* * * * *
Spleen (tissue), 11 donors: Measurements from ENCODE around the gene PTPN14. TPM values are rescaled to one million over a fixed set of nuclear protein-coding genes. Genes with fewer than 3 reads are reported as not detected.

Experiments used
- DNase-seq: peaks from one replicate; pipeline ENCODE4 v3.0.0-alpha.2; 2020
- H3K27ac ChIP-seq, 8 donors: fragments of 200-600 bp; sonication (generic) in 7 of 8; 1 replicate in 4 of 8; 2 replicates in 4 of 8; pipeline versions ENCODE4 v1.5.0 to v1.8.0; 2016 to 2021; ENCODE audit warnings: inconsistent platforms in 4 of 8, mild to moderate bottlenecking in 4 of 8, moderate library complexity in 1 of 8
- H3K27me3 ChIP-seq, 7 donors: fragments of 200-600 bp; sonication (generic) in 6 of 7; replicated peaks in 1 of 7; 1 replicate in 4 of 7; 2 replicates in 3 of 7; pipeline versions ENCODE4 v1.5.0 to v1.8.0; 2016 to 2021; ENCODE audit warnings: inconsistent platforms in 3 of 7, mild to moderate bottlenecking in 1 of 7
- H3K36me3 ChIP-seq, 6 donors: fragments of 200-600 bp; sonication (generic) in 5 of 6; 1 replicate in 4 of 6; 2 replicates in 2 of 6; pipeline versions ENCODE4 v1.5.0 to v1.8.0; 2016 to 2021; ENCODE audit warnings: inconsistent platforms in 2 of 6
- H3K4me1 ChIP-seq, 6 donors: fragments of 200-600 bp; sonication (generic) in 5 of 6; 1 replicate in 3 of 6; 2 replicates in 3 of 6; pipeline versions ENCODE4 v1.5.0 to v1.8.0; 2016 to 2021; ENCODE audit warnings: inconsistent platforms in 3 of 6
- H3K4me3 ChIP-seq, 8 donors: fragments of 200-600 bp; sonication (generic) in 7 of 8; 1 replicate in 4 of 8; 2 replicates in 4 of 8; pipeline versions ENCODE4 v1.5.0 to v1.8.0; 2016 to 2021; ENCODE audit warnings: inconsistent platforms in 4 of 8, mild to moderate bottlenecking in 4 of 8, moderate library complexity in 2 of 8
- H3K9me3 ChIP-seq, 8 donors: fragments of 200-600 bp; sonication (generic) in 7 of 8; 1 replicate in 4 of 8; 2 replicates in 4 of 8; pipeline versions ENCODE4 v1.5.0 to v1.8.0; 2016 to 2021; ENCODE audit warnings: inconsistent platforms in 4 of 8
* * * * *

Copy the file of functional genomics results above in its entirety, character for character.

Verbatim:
Spleen (tissue), 11 donors: Measurements from ENCODE around the gene PTPN14. TPM values are rescaled to one million over a fixed set of nuclear protein-coding genes. Genes with fewer than 3 reads are reported as not detected.

Experiments used
- DNase-seq: peaks from one replicate; pipeline ENCODE4 v3.0.0-alpha.2; 2020
- H3K27ac ChIP-seq, 8 donors: fragments of 200-600 bp; sonication (generic) in 7 of 8; 1 replicate in 4 of 8; 2 replicates in 4 of 8; pipeline versions ENCODE4 v1.5.0 to v1.8.0; 2016 to 2021; ENCODE audit warnings: inconsistent platforms in 4 of 8, mild to moderate bottlenecking in 4 of 8, moderate library complexity in 1 of 8
- H3K27me3 ChIP-seq, 7 donors: fragments of 200-600 bp; sonication (generic) in 6 of 7; replicated peaks in 1 of 7; 1 replicate in 4 of 7; 2 replicates in 3 of 7; pipeline versions ENCODE4 v1.5.0 to v1.8.0; 2016 to 2021; ENCODE audit warnings: inconsistent platforms in 3 of 7, mild to moderate bottlenecking in 1 of 7
- H3K36me3 ChIP-seq, 6 donors: fragments of 200-600 bp; sonication (generic) in 5 of 6; 1 replicate in 4 of 6; 2 replicates in 2 of 6; pipeline versions ENCODE4 v1.5.0 to v1.8.0; 2016 to 2021; ENCODE audit warnings: inconsistent platforms in 2 of 6
- H3K4me1 ChIP-seq, 6 donors: fragments of 200-600 bp; sonication (generic) in 5 of 6; 1 replicate in 3 of 6; 2 replicates in 3 of 6; pipeline versions ENCODE4 v1.5.0 to v1.8.0; 2016 to 2021; ENCODE audit warnings: inconsistent platforms in 3 of 6
- H3K4me3 ChIP-seq, 8 donors: fragments of 200-600 bp; sonication (generic) in 7 of 8; 1 replicate in 4 of 8; 2 replicates in 4 of 8; pipeline versions ENCODE4 v1.5.0 to v1.8.0; 2016 to 2021; ENCODE audit warnings: inconsistent platforms in 4 of 8, mild to moderate bottlenecking in 4 of 8, moderate library complexity in 2 of 8
- H3K9me3 ChIP-seq, 8 donors: fragments of 200-600 bp; sonication (generic) in 7 of 8; 1 replicate in 4 of 8; 2 replicates in 4 of 8; pipeline versions ENCODE4 v1.5.0 to v1.8.0; 2016 to 2021; ENCODE audit warnings: inconsistent platforms in 4 of 8